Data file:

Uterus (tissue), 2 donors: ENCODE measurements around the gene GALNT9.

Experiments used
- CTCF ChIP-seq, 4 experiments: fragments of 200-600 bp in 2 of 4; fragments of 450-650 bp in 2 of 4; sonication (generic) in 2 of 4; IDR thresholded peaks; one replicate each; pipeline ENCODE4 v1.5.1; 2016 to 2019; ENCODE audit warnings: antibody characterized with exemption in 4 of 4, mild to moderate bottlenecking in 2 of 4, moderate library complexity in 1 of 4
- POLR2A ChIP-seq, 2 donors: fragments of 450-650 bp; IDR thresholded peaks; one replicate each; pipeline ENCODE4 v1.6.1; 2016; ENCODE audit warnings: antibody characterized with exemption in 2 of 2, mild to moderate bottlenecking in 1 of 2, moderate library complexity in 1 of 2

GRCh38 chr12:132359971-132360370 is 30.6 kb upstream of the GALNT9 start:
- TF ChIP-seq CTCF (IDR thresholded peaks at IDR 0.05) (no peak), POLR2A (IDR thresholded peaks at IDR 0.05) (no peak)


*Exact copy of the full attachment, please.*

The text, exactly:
Uterus (tissue), 2 donors: ENCODE measurements around the gene GALNT9.

Experiments used
- CTCF ChIP-seq, 4 experiments: fragments of 200-600 bp in 2 of 4; fragments of 450-650 bp in 2 of 4; sonication (generic) in 2 of 4; IDR thresholded peaks; one replicate each; pipeline ENCODE4 v1.5.1; 2016 to 2019; ENCODE audit warnings: antibody characterized with exemption in 4 of 4, mild to moderate bottlenecking in 2 of 4, moderate library complexity in 1 of 4
- POLR2A ChIP-seq, 2 donors: fragments of 450-650 bp; IDR thresholded peaks; one replicate each; pipeline ENCODE4 v1.6.1; 2016; ENCODE audit warnings: antibody characterized with exemption in 2 of 2, mild to moderate bottlenecking in 1 of 2, moderate library complexity in 1 of 2

GRCh38 chr12:132359971-132360370 is 30.6 kb upstream of the GALNT9 start:
- TF ChIP-seq CTCF (IDR thresholded peaks at IDR 0.05) (no peak), POLR2A (IDR thresholded peaks at IDR 0.05) (no peak)